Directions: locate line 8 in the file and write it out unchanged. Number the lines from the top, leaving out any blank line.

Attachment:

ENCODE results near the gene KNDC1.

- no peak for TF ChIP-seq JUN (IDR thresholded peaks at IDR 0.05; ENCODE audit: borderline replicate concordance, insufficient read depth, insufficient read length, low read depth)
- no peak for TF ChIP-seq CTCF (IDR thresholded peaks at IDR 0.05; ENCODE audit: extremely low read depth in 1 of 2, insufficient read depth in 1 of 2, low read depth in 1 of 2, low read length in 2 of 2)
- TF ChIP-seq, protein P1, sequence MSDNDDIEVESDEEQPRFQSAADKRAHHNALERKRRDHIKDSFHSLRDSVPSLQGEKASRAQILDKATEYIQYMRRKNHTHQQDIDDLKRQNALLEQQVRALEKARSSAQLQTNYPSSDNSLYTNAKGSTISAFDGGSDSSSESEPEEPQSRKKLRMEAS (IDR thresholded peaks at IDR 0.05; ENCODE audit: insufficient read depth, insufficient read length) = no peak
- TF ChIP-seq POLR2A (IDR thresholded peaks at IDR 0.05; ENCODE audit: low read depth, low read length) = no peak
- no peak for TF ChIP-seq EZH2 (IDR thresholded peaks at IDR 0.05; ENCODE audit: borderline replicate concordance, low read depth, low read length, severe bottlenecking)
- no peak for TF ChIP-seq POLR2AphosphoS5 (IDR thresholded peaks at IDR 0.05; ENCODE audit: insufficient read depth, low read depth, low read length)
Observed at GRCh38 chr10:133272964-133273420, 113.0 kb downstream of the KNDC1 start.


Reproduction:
Observed at GRCh38 chr10:133272964-133273420, 113.0 kb downstream of the KNDC1 start.